The amount of reported losses from cybercrime nearly doubled in 2018 to $2.7 billion, with almost half of that from business email schemes that targeted wire transfer payments, according the FBI’s 2019 Internet Crime Report.
The report, prepared by the FBI’s Internet Crime Complaint Center, said it received approximately 352,000 complaints about cybercrime activity last year. The center has averaged about 300,000 complaints in each of several prior years, but the reported losses climbed from $800.5 million in 2014 to $1.42 billion in 2017.
The report attributed $1.2 billion of last year’s reported losses to a business email scams that use legitimate email accounts through “social engineering” or computer intrusion to conduct unauthorized fund transfers. Over the years, the scam has grown to include spoofed personal, vendor, attorney, and real estate-related emails.
As it happens, tracking down unauthorized payments is one of the real where the FBI has had some success in recovering losses. In February, the bureau launched a Recovery Asset Team to focus on recovering monies lost through business email scams, according to the report. In 2018, the FBI recovered $257 million that has been wired by cybercrime victims, a recovery rate of 75%, the report says.
No other category of cybercrime caused nearly as much reported losses as business email scams. The closest was “confidence fraud/romance,” where a criminal deceives a victim to believe they have a trusting relationship. In another version, grandparents are made to believe their grandchild needs immediate financial assistance. According to the report, 18,493 victims of confidence scams reported $362.5 million in losses last year.
Investment scams caused a reported $253 million in losses from 3,583 victims in 2018. Typically, victims are induced to make purchases on the basis of false information. Usually large returns are offered with minimal risk.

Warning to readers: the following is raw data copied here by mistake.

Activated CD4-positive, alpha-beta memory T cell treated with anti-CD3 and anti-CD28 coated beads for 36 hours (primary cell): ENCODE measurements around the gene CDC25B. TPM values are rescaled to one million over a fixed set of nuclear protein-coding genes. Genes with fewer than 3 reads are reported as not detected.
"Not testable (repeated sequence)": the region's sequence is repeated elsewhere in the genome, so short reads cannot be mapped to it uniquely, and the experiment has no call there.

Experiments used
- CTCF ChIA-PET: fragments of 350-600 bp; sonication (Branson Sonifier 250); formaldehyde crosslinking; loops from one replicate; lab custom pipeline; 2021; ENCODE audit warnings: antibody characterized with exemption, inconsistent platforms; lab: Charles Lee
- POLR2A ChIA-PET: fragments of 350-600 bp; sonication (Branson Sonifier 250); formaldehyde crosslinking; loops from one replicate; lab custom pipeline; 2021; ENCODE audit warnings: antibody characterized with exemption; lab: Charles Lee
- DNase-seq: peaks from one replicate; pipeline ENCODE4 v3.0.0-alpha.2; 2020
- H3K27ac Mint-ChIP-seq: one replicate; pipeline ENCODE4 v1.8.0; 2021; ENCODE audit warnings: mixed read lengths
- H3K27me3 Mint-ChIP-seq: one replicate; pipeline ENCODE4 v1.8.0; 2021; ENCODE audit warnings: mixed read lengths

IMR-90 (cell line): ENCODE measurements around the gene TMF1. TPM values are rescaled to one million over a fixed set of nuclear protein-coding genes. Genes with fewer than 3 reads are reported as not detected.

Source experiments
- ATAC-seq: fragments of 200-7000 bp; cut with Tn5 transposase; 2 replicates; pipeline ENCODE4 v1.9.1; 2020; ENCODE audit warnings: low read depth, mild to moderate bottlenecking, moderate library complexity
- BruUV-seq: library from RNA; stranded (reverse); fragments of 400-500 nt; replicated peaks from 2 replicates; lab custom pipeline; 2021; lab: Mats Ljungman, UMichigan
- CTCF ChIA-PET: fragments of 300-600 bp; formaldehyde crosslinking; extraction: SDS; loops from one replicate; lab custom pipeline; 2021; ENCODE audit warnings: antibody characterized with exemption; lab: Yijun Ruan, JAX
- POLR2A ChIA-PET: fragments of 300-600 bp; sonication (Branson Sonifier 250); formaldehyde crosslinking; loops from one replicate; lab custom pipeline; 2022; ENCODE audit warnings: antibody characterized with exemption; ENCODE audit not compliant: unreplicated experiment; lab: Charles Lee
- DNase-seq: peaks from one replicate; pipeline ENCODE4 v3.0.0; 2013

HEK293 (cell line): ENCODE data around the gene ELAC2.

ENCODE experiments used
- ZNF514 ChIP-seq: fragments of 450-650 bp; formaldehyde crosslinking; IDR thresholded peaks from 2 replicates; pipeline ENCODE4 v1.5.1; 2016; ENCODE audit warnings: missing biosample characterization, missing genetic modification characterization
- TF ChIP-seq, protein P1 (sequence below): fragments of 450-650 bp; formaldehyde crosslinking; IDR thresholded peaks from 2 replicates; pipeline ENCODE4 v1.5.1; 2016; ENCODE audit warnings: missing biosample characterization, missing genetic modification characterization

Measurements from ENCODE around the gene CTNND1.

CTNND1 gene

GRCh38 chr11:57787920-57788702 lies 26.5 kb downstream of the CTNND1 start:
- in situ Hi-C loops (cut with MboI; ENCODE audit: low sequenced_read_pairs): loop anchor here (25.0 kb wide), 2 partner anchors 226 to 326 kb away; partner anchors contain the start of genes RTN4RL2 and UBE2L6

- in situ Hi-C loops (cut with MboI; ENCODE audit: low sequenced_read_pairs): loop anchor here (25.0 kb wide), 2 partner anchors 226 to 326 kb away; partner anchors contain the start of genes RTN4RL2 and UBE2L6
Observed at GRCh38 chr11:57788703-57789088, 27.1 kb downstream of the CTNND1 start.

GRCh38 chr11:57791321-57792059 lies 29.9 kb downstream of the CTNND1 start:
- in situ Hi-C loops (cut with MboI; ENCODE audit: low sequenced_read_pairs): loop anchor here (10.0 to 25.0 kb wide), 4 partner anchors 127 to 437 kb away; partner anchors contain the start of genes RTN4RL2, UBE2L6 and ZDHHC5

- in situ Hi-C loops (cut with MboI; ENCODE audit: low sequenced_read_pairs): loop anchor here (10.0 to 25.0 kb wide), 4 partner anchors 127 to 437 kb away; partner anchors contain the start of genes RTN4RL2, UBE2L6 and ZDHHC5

Cyber extortion caused 51,146 complaints and $83 million in losses in 2018, a 242% increase in complaints from the previous year. The FBI said the majority of those complaints involved “sextortion,” in which a criminal threatens to send a pornographic video to family members and friends of the victims unless ransom is paid.
Surprisingly, many types of cybercrime that have received press attention in the past year, such as malware, phishing, and ransomware, caused a relatively minor amount of the reported losses. Ransomware scams, which were known to wreak havoc on several large institutions last year, caused only $3.6 million in losses, according to the report.
But that number was marked with an asterisk. In a footnote, the report notes that the reported losses do not include lost business, time, wages or the cost of vendors paid to recover compromised computer networks. Often ransomware losses are not reported. Also, the reported losses include only what is reported directly to the Internet Crime Complaint Center and not cases that are referred to FBI field offices and agents.
Bill Siegel, a partner in the cybersecurity firm Coveware, said he believes the actual losses from ransomware attacks is 10 to 20 times the amount noted in the Internet Crime Report. He said many ransomware crimes are not reported because victims know that it is difficult for law enforcement to track down the recipients of ransom that is paid through Bitcoin, as almost all ransoms are.
But Siegel said victims should be reporting ransomware crimes. Firstly, he said there is some chance that the money will be recovered. Secondly, he said, the government will not allocate resources to combat a problem if it doesn’t know that problem exists.
“If no one reported that bank robberies were a problem, the government wouldn’t staff people to deter bank robberies,” Siegel said.
This article is a repost from Claims Journal.